Tuesday, March 31, 2009

Favorite Poem

Though I'm sure I will reference this again and again and will probably find myself posting it on multiple occasions, here it is in its full glory for the first time. Thank you, Bob Hicok. Thank you.

Founder's day
I introduced John Adams to the Pacific
and likewise I am sure. The book
by McCullough, not the book
by Chinard. Carried it
in December from Michigan
where it's cold to California
where it's not Michigan. America
did not include Point Lobos
when he was alive. America
included horses and bloodletting
and Jefferson, who died
with Adams on the same Fourth of July.
The Pacific is wide and deep
and Adams was wide and deep,
was fat and obstinate
and wrote tender letters to his wife.
Not the letters but the words
were tender, not the words
but their meaning, which was always
that he missed her, always that he wanted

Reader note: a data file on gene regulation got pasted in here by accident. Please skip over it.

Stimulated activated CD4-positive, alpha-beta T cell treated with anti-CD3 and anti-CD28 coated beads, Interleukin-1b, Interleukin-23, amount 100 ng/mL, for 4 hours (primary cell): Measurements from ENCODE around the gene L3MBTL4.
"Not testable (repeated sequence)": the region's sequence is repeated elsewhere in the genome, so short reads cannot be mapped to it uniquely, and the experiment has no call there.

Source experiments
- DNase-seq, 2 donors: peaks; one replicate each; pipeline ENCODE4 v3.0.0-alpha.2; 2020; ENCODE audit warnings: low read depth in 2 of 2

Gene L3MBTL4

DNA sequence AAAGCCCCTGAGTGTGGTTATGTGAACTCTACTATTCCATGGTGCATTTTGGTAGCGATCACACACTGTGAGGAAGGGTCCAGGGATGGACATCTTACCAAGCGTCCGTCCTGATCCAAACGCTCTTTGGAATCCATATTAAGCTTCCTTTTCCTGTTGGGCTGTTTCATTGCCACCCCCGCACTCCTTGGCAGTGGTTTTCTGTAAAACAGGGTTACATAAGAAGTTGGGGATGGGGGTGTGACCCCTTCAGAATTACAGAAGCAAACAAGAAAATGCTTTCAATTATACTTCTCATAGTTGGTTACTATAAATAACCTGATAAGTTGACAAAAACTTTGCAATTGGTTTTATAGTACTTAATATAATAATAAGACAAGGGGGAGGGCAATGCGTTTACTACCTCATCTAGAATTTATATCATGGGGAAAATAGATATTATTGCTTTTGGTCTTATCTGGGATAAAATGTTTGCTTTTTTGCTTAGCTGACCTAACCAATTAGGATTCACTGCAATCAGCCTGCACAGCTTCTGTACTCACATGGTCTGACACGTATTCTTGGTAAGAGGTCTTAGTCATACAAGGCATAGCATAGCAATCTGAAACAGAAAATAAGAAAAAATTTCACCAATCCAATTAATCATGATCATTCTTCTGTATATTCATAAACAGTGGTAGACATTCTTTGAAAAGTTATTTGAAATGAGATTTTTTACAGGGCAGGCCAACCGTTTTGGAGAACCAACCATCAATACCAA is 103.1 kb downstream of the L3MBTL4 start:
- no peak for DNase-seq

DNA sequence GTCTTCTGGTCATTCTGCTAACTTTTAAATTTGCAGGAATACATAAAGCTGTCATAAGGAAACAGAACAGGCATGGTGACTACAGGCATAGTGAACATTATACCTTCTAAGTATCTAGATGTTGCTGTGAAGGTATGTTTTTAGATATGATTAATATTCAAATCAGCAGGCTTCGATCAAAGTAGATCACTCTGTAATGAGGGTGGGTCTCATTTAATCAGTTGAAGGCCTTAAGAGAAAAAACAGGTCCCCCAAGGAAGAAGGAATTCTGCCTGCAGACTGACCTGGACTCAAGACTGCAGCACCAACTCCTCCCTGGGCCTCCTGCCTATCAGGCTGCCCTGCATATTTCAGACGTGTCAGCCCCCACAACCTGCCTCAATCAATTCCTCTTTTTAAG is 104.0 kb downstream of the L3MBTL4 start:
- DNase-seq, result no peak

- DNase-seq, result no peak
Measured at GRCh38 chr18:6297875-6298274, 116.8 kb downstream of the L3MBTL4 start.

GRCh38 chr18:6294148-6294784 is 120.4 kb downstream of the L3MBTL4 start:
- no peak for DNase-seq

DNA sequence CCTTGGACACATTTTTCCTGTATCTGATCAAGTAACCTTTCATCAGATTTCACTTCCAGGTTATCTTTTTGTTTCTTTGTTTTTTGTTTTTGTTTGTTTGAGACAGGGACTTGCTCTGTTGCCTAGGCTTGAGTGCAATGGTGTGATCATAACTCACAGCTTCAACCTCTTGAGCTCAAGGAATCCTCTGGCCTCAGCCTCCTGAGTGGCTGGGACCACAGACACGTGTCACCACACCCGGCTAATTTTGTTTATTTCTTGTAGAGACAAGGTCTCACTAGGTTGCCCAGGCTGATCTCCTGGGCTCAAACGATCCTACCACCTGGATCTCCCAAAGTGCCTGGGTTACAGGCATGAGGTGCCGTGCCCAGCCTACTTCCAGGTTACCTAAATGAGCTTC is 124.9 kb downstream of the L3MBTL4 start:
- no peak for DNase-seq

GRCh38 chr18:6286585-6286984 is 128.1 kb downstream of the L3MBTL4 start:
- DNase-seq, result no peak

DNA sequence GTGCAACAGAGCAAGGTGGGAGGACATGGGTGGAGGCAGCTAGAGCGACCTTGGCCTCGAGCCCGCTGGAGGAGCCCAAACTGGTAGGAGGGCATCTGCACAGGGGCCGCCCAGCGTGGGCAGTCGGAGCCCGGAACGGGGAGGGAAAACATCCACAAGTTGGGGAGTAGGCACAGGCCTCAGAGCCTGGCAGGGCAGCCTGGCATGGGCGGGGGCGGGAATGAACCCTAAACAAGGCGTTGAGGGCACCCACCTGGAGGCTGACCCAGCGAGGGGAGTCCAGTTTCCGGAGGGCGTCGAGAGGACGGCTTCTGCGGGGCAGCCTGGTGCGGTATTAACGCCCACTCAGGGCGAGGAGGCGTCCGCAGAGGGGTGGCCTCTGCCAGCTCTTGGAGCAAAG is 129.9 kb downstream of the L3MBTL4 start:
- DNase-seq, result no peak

nothing more than home in her arms. So I
have made him travel again,
as with Holland, as with France,
years out of country but never
out of hope. Brought him to hear
the calliope of seals, to smell cypress
and salt where the world's cracked open,
is not ashamed to reveal its faults.
And raised there the book
with his face on the cover—
powdered hair and pink cheeks, a chin
hiding behind other chins—
to be kissed by an ocean
he never saw from this, the prow
of the ship he dreamed.

Bob Hicok, from The Southern Review


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